Focus – The business of souls
by Ted Horwood, Captain –
When God commissioned Abram, later to be called Abraham, in Genesis 12:2-3, he said, “I will be blessed, you will be a blessing, and all peoples on earth will be blessed through you.” According to Galatians 3:8-9, that promise was for him, Israel and ultimately the Church. Therefore, that promise is for us. God has, and still does bless us. We are meant to be a blessing, and make our contribution to bless all the people of the earth.
The year 1865 was a good one for world evangelism. Residing in the east end of London in 1865, Hudson Taylor sensed God as never before. He had been involved in ministry for many years, but there was something missing. He recalled the days of his early salvation when, “I besought him to give me some work to do for him, as an outlet for love and gratitude; some self denying service…that I might do for him who had done so much for me.” So, on July 25 wrestling in great spiritual agony, he relinquished to God his unbelief, and was propelled to initiate a new missions organization called the China Inland Mission.
Another pioneer of the Christian Movement embarked across the seas in 1865. David Livingston returned to Africa to begin his third and final expedition. He would not see another European for seven years, when, after several months of searching, Henry Stanley greeted him with the now infamous words, “Dr. Livingston, I presume.” He lived with the determination that “In the glow of love that Christianity inspired I resolved to devote my life to the alleviation of human misery.”
Both men had many things in common, but two things stand out: both men knew where they were going. Pictorial maps (called an “accusing map” by Taylor) hung on office and shop walls. They described the great numbers of people in both India and Africa who were separated from the gospel, and knowledge of the King of Kings. And both men knew that the Great Commission could be accomplished. World evangelism could be completed.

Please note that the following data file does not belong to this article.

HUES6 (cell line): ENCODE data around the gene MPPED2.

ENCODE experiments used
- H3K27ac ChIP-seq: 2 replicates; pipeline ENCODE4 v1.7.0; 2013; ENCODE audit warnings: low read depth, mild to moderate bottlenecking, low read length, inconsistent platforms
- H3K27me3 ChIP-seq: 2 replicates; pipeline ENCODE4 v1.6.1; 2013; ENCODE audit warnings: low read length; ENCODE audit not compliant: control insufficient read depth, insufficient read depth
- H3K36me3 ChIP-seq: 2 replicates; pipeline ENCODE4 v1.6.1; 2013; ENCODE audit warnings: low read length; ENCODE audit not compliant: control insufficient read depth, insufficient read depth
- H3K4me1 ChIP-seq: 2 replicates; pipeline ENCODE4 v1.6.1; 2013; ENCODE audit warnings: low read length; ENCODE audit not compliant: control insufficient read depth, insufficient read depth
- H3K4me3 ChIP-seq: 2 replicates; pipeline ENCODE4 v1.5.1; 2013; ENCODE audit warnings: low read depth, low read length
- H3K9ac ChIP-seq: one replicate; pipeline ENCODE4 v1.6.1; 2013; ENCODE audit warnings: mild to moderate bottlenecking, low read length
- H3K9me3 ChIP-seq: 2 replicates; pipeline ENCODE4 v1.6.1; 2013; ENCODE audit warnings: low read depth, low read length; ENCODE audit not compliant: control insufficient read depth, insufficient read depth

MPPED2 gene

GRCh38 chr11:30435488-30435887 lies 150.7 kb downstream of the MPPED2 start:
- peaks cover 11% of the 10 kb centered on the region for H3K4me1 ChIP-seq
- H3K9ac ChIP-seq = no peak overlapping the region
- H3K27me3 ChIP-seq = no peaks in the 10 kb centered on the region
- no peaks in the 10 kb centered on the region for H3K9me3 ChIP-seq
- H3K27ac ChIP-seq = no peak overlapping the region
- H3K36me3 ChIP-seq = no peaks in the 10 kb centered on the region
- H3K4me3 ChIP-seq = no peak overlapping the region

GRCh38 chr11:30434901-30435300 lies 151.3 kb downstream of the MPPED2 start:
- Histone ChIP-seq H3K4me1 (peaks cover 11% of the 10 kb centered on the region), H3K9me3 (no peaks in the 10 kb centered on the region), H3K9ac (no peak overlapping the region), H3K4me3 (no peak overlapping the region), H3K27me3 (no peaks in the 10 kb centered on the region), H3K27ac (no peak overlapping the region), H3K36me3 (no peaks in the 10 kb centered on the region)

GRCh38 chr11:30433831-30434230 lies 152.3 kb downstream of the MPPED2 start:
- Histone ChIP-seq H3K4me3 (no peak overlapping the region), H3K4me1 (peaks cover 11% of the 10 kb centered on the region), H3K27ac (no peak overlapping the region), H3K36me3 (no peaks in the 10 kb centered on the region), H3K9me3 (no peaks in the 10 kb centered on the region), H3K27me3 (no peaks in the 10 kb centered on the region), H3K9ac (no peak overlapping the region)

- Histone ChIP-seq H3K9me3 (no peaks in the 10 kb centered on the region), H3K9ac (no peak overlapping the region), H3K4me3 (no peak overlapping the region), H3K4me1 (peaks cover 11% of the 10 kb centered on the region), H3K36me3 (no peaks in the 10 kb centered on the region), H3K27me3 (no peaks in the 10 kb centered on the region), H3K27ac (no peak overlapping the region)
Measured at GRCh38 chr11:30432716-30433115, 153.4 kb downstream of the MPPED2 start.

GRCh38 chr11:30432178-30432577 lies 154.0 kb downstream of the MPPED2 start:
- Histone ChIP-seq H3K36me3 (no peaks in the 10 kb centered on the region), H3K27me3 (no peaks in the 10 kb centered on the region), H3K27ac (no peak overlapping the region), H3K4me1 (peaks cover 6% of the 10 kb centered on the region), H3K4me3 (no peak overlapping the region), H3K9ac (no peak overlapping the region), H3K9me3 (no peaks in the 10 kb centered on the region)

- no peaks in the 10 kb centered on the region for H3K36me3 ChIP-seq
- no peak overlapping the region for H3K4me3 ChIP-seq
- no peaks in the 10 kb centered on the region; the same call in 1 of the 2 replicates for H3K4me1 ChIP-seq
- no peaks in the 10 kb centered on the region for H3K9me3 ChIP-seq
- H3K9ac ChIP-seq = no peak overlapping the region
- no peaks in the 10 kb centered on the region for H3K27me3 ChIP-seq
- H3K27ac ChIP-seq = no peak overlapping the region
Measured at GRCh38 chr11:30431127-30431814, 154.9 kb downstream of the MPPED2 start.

There are few church-planting evangelical organizations that could rival the Army in scope and depth of international ministries. However, I also suspect there are few organizations that could surpass the Army in its lack of understanding of its own international ministries. We are an organization in which almost 75% of our soldiership live in traditional missionary countries. Countries desperate for assistance, filled with officers and soldiers praying that we would participate in the promise of Abraham, so that they could be blessed through us.
“Salvation is our business” was the legacy that the Booths left us as they launched our expression of the Body of Christ in 1865. They joined Abraham and the other 19th century Christian Movement patriarchs who could have relinquished the promise. Frustrated by people, responsibility, leadership and lack of resources, the Christian leaders could have left God to fulfill the Great Commission without their help. And we can do the same; it’s a matter of choice.
Almost 100 years earlier, another pioneer of the Christian Movement was born. William Carey grew up impoverished and an apprentice to a shoemaker—certainly an unlikely candidate to be called, “The Father of Modern Missions.” Sparked by the reading of Captain Cook’s Voyages, Carey slowly developed a burden for missions, and the Biblical perspective that foreign missions were the central responsibility of the Church. When he shared his burden for the church with a group of ministers, they remarked, “Young man, sit down. When God pleases to convert the heathen, he will do it without your aid or mine.”
Carey went on to create a missionary enterprise in India that saw the translation of the entire Bible into three languages, many translations of the New Testament, and founded a school for the training of Indian Christians. His now famous statement should be our conviction, “Expect great things from God; attempt great things for God.”